I told her. She still seemed concerned. “What’s wrong? It’s just a science experiment.”

She went with me this time. The two of us climbed to his lair, she stayed in the doorway, examining the situation; Ben up on that chair hammering his dead dog’s leash into the ceiling.

“Molly wants to know what you’re going to hang from the leash.”

“Molly can mind her own fucking business.”

The police showed up within fifteen minutes. Ben got sent away for a while and thereafter lived with his father until he went to college.

I only remember being very worried about how our mothers would feel when they saw the police there and very mad at Molly for breaking our sacred vow of law-less silence. I was seven, maybe six, maybe even eight. How was I supposed to know that Molly had saved his life that day?

Day Seventy-Seven: Mastery

God, the response to my article has been amazing. Over 1600 Likes and a barrage of shares. I feel like I went tiny-viral and, honestly, it feels good. The Submissions Editor even emailed me to thank me and ask for anything else I’d like to submit.

I needed that stone-cold reminder. To remember that words I could string together could be worth reading. I write and write and work on this book, and I feel isolated with it. Trapped in a desert on my own mind.

They say it takes 10,000 hours to become a master of  topic. That means, 10,000 hours slugging away with words (either my own or elsewhere). It’s pretty clear what my mantra is these days: Just Keep Writing.

Anyway, in response to my article, I got a lot of people commenting that I should be a writer. I’m working on it. I’m putting in my 10,000 hours right now. A very nice lady shared a link to a video series about creativity, which I’d like to share with anyone interested. I watched the one I’ve put up this morning and I think it says exactly what I’m trying to convey in my book. That young people don’t have to give up their dreams just because society demands it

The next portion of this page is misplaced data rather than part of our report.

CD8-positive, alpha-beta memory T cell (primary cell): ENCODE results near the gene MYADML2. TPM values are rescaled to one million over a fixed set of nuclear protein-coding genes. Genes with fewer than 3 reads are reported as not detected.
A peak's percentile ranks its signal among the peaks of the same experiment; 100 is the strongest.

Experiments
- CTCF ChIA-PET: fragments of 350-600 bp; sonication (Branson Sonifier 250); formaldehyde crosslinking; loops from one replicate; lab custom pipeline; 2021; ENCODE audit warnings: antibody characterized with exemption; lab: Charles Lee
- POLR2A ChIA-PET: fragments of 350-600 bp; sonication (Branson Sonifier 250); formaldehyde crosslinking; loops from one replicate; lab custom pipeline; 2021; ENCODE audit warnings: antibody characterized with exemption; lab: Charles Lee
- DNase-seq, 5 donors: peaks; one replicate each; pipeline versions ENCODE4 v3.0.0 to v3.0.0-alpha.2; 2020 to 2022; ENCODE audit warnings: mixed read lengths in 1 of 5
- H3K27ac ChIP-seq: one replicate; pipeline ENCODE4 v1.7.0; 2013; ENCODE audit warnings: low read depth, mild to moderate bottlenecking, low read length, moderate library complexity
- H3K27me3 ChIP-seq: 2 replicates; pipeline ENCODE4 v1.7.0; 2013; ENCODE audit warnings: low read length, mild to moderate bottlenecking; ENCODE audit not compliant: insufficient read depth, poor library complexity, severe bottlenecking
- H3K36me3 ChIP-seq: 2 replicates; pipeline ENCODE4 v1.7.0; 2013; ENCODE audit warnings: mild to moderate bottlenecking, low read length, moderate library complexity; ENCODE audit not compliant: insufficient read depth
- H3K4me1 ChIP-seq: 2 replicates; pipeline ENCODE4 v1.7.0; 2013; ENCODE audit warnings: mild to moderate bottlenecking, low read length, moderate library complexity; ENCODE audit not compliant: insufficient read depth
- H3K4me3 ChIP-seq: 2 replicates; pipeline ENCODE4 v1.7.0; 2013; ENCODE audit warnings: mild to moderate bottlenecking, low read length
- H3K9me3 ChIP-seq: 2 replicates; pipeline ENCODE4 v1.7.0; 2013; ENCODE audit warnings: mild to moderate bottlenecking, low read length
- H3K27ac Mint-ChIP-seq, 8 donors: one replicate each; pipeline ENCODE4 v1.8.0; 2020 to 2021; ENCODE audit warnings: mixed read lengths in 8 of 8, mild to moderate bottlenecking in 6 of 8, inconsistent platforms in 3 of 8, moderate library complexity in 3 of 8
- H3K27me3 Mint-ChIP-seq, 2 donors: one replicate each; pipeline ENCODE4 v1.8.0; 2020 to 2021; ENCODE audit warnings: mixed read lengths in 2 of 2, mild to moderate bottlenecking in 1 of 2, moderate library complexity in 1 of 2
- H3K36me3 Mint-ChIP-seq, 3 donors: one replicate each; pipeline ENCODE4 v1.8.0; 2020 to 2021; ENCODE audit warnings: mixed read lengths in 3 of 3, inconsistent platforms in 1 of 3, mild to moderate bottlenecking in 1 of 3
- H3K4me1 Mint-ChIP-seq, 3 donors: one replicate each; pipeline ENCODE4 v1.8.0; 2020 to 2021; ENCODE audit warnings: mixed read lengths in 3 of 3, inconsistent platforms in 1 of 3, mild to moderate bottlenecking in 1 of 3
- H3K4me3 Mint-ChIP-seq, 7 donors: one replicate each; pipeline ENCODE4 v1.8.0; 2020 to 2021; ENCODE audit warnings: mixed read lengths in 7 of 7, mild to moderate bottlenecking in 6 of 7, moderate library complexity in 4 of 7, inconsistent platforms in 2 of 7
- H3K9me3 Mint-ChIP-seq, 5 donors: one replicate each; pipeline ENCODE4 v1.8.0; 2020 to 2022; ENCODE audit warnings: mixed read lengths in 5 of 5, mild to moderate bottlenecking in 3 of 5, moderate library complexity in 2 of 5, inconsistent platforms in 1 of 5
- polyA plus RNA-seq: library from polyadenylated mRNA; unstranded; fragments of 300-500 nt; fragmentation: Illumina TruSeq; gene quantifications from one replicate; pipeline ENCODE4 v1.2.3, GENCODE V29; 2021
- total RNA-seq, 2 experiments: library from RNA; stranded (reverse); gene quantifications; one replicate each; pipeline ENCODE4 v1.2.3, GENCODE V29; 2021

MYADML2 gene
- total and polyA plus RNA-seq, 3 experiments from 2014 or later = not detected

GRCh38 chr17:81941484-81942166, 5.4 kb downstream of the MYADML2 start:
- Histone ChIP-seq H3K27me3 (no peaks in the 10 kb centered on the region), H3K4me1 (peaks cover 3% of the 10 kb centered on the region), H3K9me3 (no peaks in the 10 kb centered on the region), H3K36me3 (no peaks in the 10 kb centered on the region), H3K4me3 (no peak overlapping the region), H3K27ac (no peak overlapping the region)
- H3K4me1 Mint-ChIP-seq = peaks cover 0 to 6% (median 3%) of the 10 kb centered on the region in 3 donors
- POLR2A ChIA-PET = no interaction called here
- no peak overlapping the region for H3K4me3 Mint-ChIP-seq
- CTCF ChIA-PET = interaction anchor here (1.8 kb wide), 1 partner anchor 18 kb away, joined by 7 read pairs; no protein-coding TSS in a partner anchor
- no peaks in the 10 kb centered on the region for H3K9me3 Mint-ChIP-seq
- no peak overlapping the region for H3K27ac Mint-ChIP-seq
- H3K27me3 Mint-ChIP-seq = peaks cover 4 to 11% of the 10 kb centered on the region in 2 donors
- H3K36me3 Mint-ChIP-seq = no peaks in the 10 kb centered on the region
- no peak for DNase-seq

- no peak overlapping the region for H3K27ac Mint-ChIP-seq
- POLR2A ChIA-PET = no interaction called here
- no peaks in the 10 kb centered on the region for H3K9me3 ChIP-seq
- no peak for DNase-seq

Writing isn’t practical. It’s passion. Writing probably isn’t going to pay the bills (Hopefully, but even if it doesn’t…). All the time when I say I’m going to Grad School for Creative Writing people ask that dreaded question:

“What are you going to do with that?”

Hah. What do you think? Writing or not, I don’t care that much about money. Those things are easy to fix. Money is everywhere. But this question hurts in a whole different way… Remember when you were a kid and you wanted to be a princess or a fireman or whatever you wanted to be? I didn’t think I wanted to be anything. I always knew I was a writer. And maybe you had to give up that dream and become a lawyer or something because “princess” isn’t much of an addition to a resume, but I didn’t and I have absolutely no regrets.

Do I sometimes wish I could have been passionate about something that paid better? Yes. But do I honestly believe myself naive or stupid for chasing after my childhood intuition? No freaking way. Not even for a second.

I’m not a master yet, but it was never a question about what I wanted to master. There’s a difference though, between a slap of reality and, well, just being a jerk. I know practical advice means well, but, sadly, it’s nothing but discouraging.

I will become a master of this desert… It doesn’t really matter what anyone says. So why not just say you’re with me?

Day Forty: Childhood

Let’s start over.